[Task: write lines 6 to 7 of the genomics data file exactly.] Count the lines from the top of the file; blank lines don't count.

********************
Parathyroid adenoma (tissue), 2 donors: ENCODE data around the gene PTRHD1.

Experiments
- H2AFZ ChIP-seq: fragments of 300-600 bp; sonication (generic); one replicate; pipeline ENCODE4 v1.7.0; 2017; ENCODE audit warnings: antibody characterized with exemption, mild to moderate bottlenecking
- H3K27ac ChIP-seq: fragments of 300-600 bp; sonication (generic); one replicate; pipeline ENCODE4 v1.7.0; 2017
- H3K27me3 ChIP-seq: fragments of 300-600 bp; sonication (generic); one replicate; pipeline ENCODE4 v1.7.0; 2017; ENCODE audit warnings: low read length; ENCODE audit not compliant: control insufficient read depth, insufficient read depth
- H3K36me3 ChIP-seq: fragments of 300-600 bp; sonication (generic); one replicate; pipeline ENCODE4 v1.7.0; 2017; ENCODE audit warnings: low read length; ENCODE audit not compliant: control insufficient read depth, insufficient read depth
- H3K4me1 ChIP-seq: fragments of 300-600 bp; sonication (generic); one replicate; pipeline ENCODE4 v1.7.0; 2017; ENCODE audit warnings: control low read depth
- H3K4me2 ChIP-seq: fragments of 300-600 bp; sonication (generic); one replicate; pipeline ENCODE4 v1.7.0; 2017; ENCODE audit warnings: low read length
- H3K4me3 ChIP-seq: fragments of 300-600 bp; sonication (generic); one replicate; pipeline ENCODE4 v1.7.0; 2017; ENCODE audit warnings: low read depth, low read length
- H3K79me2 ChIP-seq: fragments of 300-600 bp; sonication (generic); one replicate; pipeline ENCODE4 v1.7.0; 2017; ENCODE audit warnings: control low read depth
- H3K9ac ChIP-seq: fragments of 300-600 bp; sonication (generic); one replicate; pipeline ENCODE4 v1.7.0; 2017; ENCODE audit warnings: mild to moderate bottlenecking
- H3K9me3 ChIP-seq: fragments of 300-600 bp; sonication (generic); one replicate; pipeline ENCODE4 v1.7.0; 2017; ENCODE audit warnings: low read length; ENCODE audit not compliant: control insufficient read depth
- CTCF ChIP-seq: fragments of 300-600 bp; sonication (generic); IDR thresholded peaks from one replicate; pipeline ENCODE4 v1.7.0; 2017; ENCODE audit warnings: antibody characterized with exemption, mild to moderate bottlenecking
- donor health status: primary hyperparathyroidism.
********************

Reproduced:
- H3K36me3 ChIP-seq: fragments of 300-600 bp; sonication (generic); one replicate; pipeline ENCODE4 v1.7.0; 2017; ENCODE audit warnings: low read length; ENCODE audit not compliant: control insufficient read depth, insufficient read depth
- H3K4me1 ChIP-seq: fragments of 300-600 bp; sonication (generic); one replicate; pipeline ENCODE4 v1.7.0; 2017; ENCODE audit warnings: control low read depth